cobbler check # set up your cobbler distros here. cobbler autoadd cobbler repo add --mirror=http://mirrors.kernel.org/fedora/core/updates/6/i386/ --name=fc6i386updates cobbler repo add --mirror=http://mirrors.kernel.org/fedora/extras/6/i386/ --name=fc6i386extras cobbler reposync cobbler profile add --name=p1 --distro=existing_distro_name --autoinstall=/etc/cobbler/kickstart_fc6.ks --repos="fc6i386updates fc6i386extras"
6.9.4. Import Workflow
This example shows:
How to create a provisioning infrastructure from a distribution mirror or from ISO media.
Create a default PXE configuration, so that by default systems will PXE boot into a fully automated install process for that distribution.
You can use a network rsync mirror, a mounted DVD location, or a tree you have available via a network filesystem.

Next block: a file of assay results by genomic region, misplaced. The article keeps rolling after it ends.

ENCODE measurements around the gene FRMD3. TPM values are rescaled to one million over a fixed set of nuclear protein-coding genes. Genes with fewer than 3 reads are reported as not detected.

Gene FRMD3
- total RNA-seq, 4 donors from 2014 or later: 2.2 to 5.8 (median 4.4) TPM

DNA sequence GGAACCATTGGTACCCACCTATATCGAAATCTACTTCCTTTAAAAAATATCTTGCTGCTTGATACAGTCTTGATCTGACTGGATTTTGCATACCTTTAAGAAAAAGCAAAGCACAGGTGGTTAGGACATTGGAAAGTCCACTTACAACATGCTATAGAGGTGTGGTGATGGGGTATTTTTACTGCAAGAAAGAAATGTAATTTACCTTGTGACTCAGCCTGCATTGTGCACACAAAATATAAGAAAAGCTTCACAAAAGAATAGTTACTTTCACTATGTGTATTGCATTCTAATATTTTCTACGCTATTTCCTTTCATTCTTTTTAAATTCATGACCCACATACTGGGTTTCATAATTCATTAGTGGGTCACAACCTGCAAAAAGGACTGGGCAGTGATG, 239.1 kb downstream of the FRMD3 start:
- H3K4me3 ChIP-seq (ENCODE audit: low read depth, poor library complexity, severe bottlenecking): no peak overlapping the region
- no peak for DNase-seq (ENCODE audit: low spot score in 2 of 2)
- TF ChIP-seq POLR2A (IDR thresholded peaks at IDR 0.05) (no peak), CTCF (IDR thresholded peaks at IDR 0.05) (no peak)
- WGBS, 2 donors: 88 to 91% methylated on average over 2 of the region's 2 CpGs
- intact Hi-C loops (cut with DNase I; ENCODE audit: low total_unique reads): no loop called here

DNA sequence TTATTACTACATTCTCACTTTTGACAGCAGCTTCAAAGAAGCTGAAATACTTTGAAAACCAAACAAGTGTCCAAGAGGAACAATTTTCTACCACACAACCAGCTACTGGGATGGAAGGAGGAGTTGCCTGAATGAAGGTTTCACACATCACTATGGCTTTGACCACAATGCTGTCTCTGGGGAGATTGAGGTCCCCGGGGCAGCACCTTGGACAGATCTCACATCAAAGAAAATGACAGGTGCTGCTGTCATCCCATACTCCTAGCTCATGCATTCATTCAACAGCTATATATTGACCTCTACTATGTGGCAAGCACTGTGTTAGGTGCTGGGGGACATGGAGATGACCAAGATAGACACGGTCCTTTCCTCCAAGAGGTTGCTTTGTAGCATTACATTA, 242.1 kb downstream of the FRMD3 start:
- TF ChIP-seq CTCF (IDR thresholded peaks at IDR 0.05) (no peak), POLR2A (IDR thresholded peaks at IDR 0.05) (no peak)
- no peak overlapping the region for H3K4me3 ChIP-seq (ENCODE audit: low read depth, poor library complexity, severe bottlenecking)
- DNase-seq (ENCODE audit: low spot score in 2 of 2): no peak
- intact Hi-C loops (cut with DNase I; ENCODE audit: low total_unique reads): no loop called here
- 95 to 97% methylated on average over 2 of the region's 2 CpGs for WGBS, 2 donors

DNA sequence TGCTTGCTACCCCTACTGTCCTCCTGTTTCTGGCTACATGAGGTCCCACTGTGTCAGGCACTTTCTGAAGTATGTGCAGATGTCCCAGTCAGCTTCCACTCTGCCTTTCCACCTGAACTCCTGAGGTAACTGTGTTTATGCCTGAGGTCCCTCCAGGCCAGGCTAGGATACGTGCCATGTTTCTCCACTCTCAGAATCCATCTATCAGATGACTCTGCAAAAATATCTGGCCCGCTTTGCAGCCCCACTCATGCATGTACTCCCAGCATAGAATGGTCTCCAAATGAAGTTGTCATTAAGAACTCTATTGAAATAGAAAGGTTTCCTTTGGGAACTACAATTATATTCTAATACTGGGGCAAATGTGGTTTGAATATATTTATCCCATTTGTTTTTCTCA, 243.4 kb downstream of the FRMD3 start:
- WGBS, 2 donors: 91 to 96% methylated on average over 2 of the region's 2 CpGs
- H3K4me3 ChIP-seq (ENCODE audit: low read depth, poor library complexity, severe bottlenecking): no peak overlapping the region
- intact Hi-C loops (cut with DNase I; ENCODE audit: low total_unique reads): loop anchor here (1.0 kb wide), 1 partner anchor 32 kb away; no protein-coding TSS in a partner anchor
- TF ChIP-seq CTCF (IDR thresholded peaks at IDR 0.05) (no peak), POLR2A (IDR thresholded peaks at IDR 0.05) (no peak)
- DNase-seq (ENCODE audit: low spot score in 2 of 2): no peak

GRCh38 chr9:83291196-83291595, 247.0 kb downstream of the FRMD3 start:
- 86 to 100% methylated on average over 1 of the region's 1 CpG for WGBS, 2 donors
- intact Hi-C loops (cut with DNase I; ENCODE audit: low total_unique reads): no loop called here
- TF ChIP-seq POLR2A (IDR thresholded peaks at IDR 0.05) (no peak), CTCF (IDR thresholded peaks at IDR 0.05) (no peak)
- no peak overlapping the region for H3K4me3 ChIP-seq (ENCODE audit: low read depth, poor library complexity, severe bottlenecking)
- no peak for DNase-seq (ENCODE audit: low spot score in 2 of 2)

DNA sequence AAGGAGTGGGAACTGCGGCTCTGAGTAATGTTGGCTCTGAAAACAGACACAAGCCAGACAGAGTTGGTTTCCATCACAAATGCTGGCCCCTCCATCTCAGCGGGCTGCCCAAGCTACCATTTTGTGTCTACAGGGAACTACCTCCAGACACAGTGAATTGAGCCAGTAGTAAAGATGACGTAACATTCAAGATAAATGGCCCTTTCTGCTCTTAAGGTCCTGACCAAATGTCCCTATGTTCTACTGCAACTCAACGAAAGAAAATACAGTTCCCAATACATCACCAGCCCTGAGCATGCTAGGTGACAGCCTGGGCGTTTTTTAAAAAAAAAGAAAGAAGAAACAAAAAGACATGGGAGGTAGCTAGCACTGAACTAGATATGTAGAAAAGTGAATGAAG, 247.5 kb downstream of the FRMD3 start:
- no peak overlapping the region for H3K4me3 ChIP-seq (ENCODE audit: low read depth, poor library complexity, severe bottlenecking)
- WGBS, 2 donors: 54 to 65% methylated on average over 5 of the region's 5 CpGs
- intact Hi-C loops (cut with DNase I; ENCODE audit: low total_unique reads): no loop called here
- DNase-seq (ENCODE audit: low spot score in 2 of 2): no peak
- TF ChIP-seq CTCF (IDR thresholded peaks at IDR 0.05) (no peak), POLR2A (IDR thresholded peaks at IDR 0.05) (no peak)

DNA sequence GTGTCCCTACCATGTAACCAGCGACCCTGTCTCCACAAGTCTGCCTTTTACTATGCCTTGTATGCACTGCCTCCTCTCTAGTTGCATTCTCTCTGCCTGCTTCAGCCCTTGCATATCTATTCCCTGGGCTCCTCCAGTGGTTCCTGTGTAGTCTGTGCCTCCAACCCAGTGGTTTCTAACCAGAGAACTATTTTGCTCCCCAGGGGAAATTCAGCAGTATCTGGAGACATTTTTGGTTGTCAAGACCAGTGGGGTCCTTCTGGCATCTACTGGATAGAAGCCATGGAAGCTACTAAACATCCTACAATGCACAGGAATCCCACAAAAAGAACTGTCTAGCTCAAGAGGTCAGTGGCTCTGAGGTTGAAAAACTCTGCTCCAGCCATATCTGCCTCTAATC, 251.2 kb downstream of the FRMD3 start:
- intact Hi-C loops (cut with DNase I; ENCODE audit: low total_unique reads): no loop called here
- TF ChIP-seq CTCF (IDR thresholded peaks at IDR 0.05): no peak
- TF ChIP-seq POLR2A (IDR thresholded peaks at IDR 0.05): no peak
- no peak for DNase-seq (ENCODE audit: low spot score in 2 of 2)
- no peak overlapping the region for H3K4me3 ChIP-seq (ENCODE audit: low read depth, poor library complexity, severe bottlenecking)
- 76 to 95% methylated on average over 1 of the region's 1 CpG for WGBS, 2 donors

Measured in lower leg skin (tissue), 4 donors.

Import knows how to autodetect the architecture of what is being imported. To make sure things are named
correctly, it’s a good idea to specify
--arch. For instance, if you import a distribution named “fedora8”
from an x86_64 ISO, specify
--arch=x86_64 and the distro will be named “fedora8-x86_64”
automatically, and the right architecture field will also be set on the distribution object. If you are batch importing
an entire mirror (containing multiple distributions and arches), you don’t have to do this. Cobbler will set the
names for things based on the paths it finds for you.
cobbler check cobbler import --path=rsync://yourfavoritemirror.com/rhel/5/os/x86_64 --name=rhel5 --arch=x86_64 # OR cobbler import --path=/mnt/dvd --name=rhel5 --arch=x86_64 # OR (using an external NAS box without mirroring) cobbler import --path=/path/where/filer/is/mounted --name=anyname --available-as=nfs://nfs.example.org:/where/mounted/ # wait for mirror to rsync... cobbler report cobbler system add --name=default --profile=name_of_a_profile1 cobbler system add --name=AA:BB:CC:DD:EE:FF --profile=name_of_a_profile2 cobbler sync